As we all know, Pope Francis has announced a year of Jubilee dedicated to the Divine Mercy beginning on December 8th, the feast of the Immaculate Conception. He is inviting all Catholics under his watch, and the rest of mankind as well, to make special efforts to seek and discover the meaning of mercy in their lives with the UNKNOWN God.

The Pope has opened this exceptional Jubilee year, instead of waiting the usual 50 year interval, to urge us to concentrate on two essential aspects of God’s relationship with us, understanding the gift of mercy and making it part of our lives. The first, what does Francis think  mercy should mean for us on our journey to God as he calls us in this Jubilee year to pray for and seek it with special insistence. The second consists of finding within ourselves the means to cultivate the most suitable response and live it to the best of our calling.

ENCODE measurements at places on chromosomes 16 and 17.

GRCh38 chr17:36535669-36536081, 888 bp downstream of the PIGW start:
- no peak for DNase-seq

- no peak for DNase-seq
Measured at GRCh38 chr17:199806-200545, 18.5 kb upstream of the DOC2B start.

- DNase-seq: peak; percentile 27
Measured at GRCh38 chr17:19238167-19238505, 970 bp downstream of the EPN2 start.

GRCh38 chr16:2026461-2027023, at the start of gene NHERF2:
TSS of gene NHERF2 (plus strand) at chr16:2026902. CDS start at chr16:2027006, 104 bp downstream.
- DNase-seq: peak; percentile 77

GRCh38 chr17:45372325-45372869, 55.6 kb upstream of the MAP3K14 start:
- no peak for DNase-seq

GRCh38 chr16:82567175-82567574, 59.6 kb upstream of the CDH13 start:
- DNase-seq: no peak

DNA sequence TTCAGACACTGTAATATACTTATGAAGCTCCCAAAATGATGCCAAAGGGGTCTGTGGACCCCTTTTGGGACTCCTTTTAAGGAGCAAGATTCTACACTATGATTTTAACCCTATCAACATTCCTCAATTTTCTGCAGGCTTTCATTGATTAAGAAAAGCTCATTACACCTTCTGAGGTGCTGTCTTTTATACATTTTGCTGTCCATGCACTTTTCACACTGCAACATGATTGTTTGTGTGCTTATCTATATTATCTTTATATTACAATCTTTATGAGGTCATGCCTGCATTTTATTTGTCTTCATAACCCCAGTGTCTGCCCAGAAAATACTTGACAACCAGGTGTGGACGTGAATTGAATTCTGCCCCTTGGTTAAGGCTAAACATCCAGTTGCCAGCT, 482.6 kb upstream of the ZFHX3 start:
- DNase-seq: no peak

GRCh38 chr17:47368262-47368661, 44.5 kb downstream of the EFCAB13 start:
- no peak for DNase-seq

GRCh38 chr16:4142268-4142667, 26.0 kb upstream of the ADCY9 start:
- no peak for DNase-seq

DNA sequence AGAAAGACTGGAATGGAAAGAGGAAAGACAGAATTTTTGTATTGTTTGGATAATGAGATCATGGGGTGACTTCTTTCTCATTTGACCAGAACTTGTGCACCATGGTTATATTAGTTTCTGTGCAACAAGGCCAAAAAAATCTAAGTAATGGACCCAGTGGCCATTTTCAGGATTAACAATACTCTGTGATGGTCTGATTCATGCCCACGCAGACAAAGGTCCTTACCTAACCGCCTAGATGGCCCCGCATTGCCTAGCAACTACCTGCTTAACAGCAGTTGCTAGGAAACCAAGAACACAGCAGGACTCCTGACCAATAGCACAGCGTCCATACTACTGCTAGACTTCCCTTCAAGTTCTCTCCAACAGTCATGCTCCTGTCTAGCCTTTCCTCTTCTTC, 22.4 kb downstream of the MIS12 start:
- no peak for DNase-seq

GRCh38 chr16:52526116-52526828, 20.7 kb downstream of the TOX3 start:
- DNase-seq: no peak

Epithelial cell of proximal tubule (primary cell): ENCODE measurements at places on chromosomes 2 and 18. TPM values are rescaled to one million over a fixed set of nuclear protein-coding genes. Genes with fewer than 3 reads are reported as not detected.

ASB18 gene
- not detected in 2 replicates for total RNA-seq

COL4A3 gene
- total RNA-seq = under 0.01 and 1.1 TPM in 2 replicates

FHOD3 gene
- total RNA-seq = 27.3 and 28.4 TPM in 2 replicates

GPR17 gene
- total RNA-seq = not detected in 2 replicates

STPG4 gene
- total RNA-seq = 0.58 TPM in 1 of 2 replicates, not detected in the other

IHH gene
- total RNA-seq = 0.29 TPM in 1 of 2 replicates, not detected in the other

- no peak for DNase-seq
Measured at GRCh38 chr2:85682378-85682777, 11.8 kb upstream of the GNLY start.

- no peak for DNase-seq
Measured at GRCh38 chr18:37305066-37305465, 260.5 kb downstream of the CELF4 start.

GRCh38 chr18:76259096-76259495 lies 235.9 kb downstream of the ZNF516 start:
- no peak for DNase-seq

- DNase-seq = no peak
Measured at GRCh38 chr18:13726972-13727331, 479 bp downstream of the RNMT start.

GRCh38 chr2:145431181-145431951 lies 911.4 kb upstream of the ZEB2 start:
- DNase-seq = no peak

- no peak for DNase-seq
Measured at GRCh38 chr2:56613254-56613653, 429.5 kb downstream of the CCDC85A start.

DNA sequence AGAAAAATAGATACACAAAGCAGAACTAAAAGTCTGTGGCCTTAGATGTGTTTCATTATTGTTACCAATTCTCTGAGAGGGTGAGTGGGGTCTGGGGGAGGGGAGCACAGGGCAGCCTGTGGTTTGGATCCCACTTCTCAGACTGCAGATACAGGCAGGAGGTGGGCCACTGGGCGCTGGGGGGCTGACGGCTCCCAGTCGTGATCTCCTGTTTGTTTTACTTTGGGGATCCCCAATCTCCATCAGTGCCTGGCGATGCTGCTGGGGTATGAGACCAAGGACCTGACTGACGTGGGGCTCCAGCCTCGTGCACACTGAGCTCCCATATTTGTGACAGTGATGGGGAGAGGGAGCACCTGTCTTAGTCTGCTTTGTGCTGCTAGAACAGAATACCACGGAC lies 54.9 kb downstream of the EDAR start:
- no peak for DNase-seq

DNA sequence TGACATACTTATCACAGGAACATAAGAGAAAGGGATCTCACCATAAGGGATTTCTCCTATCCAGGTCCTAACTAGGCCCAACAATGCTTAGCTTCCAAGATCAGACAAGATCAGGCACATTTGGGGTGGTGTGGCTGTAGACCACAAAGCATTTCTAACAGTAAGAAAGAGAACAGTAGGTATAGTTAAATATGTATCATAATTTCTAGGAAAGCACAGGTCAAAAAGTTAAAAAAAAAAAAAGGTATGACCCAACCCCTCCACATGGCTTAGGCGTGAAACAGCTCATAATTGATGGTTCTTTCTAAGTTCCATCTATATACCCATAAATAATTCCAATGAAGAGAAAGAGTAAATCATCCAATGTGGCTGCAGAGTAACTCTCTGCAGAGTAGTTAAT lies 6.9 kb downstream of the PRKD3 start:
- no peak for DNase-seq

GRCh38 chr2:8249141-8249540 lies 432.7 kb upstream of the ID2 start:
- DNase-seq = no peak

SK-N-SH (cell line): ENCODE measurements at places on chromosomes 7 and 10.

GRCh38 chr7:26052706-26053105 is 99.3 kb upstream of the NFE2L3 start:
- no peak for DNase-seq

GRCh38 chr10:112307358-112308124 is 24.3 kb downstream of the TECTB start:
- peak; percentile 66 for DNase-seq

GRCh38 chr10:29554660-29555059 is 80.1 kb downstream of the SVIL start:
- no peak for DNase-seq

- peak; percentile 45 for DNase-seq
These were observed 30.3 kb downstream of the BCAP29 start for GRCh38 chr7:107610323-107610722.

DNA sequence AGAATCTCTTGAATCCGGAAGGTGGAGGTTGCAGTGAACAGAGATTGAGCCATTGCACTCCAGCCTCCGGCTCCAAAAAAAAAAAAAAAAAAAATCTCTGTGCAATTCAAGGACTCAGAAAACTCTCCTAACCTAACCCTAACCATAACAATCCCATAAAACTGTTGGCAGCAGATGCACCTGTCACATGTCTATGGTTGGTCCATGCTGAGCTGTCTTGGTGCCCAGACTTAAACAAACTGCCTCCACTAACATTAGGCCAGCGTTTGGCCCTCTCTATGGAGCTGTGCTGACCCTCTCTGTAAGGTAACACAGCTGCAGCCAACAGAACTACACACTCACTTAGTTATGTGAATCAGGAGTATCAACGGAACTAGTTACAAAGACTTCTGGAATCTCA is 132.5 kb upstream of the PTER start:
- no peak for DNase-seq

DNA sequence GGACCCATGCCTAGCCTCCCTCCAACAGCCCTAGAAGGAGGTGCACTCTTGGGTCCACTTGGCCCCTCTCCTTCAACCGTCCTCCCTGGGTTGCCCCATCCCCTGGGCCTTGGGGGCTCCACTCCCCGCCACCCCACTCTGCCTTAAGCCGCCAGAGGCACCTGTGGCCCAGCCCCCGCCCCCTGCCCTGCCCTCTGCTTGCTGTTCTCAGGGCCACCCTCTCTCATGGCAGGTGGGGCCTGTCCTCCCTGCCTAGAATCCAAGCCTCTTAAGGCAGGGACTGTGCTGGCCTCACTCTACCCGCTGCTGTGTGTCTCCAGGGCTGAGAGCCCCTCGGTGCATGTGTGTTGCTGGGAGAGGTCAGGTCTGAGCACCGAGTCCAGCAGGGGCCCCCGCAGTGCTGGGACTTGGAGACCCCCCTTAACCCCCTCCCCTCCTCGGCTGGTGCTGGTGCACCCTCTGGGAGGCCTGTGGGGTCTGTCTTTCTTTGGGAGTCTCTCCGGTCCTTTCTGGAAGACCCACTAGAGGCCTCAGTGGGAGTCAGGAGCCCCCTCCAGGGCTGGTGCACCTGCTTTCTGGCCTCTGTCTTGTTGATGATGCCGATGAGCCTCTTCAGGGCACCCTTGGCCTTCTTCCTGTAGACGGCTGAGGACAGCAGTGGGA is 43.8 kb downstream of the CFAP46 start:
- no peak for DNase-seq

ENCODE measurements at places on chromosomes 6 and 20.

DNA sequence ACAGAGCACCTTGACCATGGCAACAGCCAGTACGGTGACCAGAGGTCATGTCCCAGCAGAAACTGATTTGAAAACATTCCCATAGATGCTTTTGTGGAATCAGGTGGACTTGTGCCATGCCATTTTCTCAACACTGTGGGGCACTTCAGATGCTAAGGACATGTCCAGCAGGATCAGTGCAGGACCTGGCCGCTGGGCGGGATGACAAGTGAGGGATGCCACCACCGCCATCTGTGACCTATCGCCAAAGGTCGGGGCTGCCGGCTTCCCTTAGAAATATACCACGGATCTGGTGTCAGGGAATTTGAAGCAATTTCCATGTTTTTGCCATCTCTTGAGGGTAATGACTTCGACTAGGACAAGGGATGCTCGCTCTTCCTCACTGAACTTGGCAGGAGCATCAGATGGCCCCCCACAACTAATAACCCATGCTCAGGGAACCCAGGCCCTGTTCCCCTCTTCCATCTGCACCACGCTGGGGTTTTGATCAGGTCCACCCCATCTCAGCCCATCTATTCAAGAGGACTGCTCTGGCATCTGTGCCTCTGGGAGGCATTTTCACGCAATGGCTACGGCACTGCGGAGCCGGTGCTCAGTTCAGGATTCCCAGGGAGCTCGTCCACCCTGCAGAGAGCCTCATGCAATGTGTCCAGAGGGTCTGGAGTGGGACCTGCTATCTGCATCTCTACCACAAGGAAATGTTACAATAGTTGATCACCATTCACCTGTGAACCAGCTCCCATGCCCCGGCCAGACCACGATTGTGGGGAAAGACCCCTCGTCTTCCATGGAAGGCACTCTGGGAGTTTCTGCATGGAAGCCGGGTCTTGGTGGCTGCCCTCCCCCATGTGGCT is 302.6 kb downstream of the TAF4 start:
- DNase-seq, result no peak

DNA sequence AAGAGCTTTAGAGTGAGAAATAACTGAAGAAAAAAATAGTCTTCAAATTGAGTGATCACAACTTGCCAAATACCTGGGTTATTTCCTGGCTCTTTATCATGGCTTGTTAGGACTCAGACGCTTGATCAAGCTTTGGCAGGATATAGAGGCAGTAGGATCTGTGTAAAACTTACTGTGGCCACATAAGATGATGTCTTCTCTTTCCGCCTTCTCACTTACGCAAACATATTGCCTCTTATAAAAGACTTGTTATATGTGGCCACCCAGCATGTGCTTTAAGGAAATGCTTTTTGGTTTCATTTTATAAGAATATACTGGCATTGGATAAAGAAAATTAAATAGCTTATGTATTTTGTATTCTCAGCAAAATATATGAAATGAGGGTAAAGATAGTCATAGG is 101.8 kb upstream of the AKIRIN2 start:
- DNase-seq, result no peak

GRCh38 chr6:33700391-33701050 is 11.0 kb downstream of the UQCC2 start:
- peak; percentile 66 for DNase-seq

Answers in a recent retreat on “mercy” made it clear that in addition to linguistic problems neither the presenters nor the listeners had a clear notion of what Pope Francis might mean by the term mercy. The German Cardinal Kasper, sometimes called the Pope’s theologian has written an entire book on this difficult  subject, MERCY THE ESSENCE OF THE GOSPEL AND THE KEY TO CHRISTIAN LIFE (Paulist Press, New York: German edition, 2012; English Kindle edition, 2014). He analyzes three very close word in meaning and connotation, compassion, love and forgiveness, all of which awaken sentiments similar to the word mercy. God is easily identified with all three in a close but not precise or comprehensive meaning. Distinguishing the three through their most common usage will help us understand the special significance I think Francis conveys when referring to God’s mercy.